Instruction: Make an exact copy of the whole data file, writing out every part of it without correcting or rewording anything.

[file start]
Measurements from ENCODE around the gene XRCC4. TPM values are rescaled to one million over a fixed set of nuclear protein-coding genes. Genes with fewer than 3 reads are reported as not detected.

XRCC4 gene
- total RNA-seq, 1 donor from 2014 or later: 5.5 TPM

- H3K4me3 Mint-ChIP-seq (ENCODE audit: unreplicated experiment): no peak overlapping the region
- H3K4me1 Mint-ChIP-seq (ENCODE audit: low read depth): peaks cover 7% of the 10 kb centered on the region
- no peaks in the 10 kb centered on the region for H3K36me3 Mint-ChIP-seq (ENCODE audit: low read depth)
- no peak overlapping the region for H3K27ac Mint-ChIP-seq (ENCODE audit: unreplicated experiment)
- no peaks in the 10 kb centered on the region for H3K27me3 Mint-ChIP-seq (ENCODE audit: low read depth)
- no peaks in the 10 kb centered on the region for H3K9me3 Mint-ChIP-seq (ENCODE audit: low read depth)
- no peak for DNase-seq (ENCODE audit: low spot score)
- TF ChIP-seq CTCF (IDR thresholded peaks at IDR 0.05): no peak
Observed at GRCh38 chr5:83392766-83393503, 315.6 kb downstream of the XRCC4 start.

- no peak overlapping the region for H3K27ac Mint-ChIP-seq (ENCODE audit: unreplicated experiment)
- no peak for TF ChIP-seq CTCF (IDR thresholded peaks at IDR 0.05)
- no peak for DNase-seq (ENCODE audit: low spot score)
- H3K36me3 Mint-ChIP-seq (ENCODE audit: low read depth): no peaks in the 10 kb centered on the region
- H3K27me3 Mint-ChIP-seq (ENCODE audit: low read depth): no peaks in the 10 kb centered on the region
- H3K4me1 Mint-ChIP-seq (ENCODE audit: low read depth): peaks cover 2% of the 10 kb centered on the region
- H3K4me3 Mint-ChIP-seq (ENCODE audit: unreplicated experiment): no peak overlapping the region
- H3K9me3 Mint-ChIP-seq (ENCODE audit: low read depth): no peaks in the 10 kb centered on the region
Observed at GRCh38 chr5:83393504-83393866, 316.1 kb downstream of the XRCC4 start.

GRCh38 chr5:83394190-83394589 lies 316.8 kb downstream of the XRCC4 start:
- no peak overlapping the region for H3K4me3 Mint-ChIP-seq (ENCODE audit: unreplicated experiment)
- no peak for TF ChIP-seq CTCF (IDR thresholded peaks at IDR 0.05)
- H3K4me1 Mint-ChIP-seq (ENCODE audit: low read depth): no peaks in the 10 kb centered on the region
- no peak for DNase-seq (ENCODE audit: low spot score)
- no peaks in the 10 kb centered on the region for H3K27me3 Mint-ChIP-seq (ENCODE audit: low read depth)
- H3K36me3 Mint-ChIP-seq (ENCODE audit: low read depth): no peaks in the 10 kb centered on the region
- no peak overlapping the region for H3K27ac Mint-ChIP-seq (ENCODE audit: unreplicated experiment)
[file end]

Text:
Measurements from ENCODE around the gene XRCC4. TPM values are rescaled to one million over a fixed set of nuclear protein-coding genes. Genes with fewer than 3 reads are reported as not detected.

XRCC4 gene
- total RNA-seq, 1 donor from 2014 or later: 5.5 TPM

- H3K4me3 Mint-ChIP-seq (ENCODE audit: unreplicated experiment): no peak overlapping the region
- H3K4me1 Mint-ChIP-seq (ENCODE audit: low read depth): peaks cover 7% of the 10 kb centered on the region
- no peaks in the 10 kb centered on the region for H3K36me3 Mint-ChIP-seq (ENCODE audit: low read depth)
- no peak overlapping the region for H3K27ac Mint-ChIP-seq (ENCODE audit: unreplicated experiment)
- no peaks in the 10 kb centered on the region for H3K27me3 Mint-ChIP-seq (ENCODE audit: low read depth)
- no peaks in the 10 kb centered on the region for H3K9me3 Mint-ChIP-seq (ENCODE audit: low read depth)
- no peak for DNase-seq (ENCODE audit: low spot score)
- TF ChIP-seq CTCF (IDR thresholded peaks at IDR 0.05): no peak
Observed at GRCh38 chr5:83392766-83393503, 315.6 kb downstream of the XRCC4 start.

- no peak overlapping the region for H3K27ac Mint-ChIP-seq (ENCODE audit: unreplicated experiment)
- no peak for TF ChIP-seq CTCF (IDR thresholded peaks at IDR 0.05)
- no peak for DNase-seq (ENCODE audit: low spot score)
- H3K36me3 Mint-ChIP-seq (ENCODE audit: low read depth): no peaks in the 10 kb centered on the region
- H3K27me3 Mint-ChIP-seq (ENCODE audit: low read depth): no peaks in the 10 kb centered on the region
- H3K4me1 Mint-ChIP-seq (ENCODE audit: low read depth): peaks cover 2% of the 10 kb centered on the region
- H3K4me3 Mint-ChIP-seq (ENCODE audit: unreplicated experiment): no peak overlapping the region
- H3K9me3 Mint-ChIP-seq (ENCODE audit: low read depth): no peaks in the 10 kb centered on the region
Observed at GRCh38 chr5:83393504-83393866, 316.1 kb downstream of the XRCC4 start.

GRCh38 chr5:83394190-83394589 lies 316.8 kb downstream of the XRCC4 start:
- no peak overlapping the region for H3K4me3 Mint-ChIP-seq (ENCODE audit: unreplicated experiment)
- no peak for TF ChIP-seq CTCF (IDR thresholded peaks at IDR 0.05)
- H3K4me1 Mint-ChIP-seq (ENCODE audit: low read depth): no peaks in the 10 kb centered on the region
- no peak for DNase-seq (ENCODE audit: low spot score)
- no peaks in the 10 kb centered on the region for H3K27me3 Mint-ChIP-seq (ENCODE audit: low read depth)
- H3K36me3 Mint-ChIP-seq (ENCODE audit: low read depth): no peaks in the 10 kb centered on the region
- no peak overlapping the region for H3K27ac Mint-ChIP-seq (ENCODE audit: unreplicated experiment)